Lung Pathology: Student/Resident Case Report Poster - Lung Pathology II |

A Case of Post-Obstructive Pneumonia Secondary to Mycobacterium Avium Complex Immune Reconstitution Inflammatory Syndrome in an HIV-Positive Patient FREE TO VIEW

Umair Tariq, MD; Marina Dolina, MD
Author and Funding Information

York Hospital, York, PA

Copyright 2016, American College of Chest Physicians. All Rights Reserved.

Chest. 2016;150(4_S):812A. doi:10.1016/j.chest.2016.08.908
Text Size: A A A
Published online

SESSION TITLE: Student/Resident Case Report Poster - Lung Pathology II

SESSION TYPE: Student/Resident Case Report Poster

PRESENTED ON: Tuesday, October 25, 2016 at 01:30 PM - 02:30 PM

INTRODUCTION: Focal manifestation of mycobacterium avium complex (MAC) may occur in AIDS patients after initiation HAART therapy. Immune Reconstitution Inflammatory Syndrome (IRIS) can occur within three months of initiation of HAART therapy and can unmask MAC infections that have been present prior to the initiation of HAART. MAC associated IRIS manifests as fever, cough, night sweats, dyspnea, weight loss, hemoptysis and painful lymphadenitis that occurs four to eight weeks after HAART. Isolated pulmonary MAC infection is uncommon even though colonization in lungs is quite common and may be predictive of disseminated disease.

CASE PRESENTATION: A 34 year old HIV positive female who was recently started on HAART therapy after she was found to have pneumocystis pneumonia (PCP) presented to our institution with dyspnea due to non-resolving pneumonia. She had recent admission at an outside hospital for similar symptoms with a CT scan of thorax concerning for enlarged mediastinal lymph nodes and pneumonia. Bronchoscopy was positive for PCP and she completed standard treatment for PCP and noticed an improvment in her symptoms. A repeat CT of the thorax at our institution showed bilateral hilar and mediastinal adenopathy, and persistent pneumonia. A repeat bronchoscopy revealed multiple endobronchial masses with complete obstruction of segmental bronchus in lingula and partial obstruction of right upper and lower lobe bronchi. Pathology from needle biopsy returned positive for MAC and bacterial cultures were positive for MAC and klebsiella pneumonia (KP). She was treated for KP and discharged home on standard MAC therapy.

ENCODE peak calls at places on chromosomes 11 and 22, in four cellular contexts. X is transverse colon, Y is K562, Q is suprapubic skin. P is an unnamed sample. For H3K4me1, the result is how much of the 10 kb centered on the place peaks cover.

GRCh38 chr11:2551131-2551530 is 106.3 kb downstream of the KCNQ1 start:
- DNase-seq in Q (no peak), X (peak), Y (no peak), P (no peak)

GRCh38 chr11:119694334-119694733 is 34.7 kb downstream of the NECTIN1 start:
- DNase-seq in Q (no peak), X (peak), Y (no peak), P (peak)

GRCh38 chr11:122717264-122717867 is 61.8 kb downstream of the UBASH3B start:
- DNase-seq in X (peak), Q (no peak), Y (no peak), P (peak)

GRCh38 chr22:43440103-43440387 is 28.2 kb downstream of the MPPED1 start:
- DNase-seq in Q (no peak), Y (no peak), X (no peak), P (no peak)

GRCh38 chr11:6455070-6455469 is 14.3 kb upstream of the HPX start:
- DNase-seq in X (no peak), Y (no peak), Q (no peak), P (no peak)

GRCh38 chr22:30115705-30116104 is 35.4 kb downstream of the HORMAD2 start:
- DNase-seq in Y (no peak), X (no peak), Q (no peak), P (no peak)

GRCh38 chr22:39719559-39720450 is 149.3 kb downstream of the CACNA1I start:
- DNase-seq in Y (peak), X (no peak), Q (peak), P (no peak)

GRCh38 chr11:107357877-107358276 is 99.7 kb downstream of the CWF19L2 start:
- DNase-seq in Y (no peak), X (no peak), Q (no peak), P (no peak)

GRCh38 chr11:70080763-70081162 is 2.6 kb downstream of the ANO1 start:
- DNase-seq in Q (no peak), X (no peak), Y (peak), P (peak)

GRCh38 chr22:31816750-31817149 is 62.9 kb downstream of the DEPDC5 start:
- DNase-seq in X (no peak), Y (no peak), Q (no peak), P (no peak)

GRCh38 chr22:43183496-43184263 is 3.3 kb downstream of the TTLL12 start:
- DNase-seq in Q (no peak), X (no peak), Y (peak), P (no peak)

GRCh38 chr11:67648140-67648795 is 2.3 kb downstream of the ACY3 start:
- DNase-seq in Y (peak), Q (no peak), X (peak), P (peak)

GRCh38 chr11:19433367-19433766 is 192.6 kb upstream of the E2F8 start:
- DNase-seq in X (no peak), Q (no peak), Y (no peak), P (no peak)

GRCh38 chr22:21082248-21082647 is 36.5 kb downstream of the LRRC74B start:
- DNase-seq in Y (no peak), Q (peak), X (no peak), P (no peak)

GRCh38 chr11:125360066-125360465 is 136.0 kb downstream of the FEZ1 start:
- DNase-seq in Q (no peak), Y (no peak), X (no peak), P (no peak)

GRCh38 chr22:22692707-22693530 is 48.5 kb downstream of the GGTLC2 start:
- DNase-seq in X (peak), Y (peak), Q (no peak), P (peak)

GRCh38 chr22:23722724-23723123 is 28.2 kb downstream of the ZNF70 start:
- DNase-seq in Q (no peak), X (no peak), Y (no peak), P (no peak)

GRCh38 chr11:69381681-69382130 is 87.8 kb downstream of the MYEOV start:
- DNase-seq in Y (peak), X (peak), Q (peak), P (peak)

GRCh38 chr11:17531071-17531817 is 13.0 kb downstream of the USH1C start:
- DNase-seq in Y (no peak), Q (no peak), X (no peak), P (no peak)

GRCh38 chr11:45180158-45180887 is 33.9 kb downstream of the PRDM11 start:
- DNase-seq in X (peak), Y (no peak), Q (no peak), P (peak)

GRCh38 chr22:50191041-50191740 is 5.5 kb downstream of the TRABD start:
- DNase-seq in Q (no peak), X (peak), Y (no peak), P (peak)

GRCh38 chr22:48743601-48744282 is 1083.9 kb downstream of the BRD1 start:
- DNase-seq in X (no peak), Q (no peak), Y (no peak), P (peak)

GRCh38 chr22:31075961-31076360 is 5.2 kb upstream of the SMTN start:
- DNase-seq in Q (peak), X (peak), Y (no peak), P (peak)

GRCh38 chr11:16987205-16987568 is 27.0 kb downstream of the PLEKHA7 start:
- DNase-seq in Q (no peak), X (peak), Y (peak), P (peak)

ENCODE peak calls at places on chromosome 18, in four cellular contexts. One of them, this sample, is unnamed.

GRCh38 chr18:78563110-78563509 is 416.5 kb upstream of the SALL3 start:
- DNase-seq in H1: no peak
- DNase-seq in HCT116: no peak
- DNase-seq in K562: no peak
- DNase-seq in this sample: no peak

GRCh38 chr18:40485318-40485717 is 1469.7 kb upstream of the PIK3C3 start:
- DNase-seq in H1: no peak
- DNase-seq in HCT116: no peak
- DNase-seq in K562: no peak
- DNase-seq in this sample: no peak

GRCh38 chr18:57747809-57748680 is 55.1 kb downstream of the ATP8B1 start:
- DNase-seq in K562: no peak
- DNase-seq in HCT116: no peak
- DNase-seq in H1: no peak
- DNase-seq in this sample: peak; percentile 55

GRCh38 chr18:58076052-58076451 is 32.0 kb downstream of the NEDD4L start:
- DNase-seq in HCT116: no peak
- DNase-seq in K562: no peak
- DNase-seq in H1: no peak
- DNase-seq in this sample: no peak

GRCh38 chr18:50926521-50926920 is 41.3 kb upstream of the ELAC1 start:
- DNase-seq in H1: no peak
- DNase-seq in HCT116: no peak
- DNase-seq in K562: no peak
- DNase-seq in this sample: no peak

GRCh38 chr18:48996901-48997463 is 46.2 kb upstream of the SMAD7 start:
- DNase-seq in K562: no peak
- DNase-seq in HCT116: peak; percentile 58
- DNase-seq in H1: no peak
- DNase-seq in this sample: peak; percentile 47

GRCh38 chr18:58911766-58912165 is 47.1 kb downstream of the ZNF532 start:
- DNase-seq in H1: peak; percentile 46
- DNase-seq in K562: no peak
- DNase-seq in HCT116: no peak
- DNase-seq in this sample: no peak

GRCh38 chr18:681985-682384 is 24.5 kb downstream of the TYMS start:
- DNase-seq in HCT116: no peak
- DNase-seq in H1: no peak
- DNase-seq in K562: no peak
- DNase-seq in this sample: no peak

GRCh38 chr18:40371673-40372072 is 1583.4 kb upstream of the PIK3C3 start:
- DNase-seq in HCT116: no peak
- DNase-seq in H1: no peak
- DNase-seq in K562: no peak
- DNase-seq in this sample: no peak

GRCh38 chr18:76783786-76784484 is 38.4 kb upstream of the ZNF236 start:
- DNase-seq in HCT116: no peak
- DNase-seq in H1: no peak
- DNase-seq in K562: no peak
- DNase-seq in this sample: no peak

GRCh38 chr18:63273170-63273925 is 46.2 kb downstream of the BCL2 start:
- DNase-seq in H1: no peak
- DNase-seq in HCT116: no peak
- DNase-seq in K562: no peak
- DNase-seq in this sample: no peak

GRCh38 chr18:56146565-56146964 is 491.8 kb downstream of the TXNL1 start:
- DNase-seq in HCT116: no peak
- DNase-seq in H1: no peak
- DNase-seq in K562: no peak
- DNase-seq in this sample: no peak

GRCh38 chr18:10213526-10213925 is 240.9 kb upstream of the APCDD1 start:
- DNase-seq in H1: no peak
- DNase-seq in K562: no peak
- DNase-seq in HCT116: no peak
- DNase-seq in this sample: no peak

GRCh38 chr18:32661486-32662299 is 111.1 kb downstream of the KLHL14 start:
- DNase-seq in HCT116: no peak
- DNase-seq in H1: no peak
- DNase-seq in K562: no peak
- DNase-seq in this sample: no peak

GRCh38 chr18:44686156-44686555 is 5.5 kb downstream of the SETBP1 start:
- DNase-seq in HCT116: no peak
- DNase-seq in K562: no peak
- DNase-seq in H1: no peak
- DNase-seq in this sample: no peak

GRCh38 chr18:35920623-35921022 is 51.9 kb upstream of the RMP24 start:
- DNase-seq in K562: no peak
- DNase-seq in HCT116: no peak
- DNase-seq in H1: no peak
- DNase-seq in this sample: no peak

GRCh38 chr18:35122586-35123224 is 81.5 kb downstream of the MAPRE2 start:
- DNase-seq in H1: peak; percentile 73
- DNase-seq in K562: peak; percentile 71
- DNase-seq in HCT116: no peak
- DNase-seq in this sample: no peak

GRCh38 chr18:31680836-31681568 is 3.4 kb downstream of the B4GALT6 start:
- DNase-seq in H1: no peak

DISCUSSION: MAC infections often cause disseminated disease in AIDS patients. Report of isolated pulmonary MAC infection appeared in literature in 1988 after zidovudine became available. Symptoms in MAC infections due to IRIS generally begin to appear two to four weeks after HAART therapy initiation and treatment of isolated pulmonary MAC is generally successful. In the United States retrospective studies have reported IRIS in 31% of HIV infected patients and 20% of MAC-IRIS is fatal. It still remains one of the most difficult types of IRIS to manage.

CONCLUSIONS: Our patient had such an extensive lymphadenopathy with an invasion of the airway causing post-obstructive pneumonia. Isolated pulmonary MAC infections can be easily diagnosed, however the majority of patients with MAC-IRIS have negative blood and bone marrow cultures. Pathology and culture results from bronchial wash remains important for an accurate diagnosis and timely therapy initiation.

Reference #1: Carlos Salama (2016). Isolated pulmonary myocobacetrium avial complex infection in patients with HIV. Oxfordjournalsorg. Retrieved 1 April, 2016, fromhttp://cid.oxfordjournals.org/content/37/3/e35.full

Reference #2: Margaret M Johnson (2016). Nontuberculous myobacterial pulmonary infections. 210-220.PubMed Central (PMC). Retrieved 1 April, 2016, fromhttp://www.ncbi.nlm.nih.gov/pmc/articles/PMC3949190/

DISCLOSURE: The following authors have nothing to disclose: Umair Tariq, Marina Dolina

No Product/Research Disclosure Information




Citing articles are presented as examples only. In non-demo SCM6 implementation, integration with CrossRef’s "Cited By" API will populate this tab (http://www.crossref.org/citedby.html).

Some tools below are only available to our subscribers or users with an online account.

Related Content

Customize your page view by dragging & repositioning the boxes below.

Find Similar Articles
CHEST Journal Articles
  • CHEST Journal
    Print ISSN: 0012-3692
    Online ISSN: 1931-3543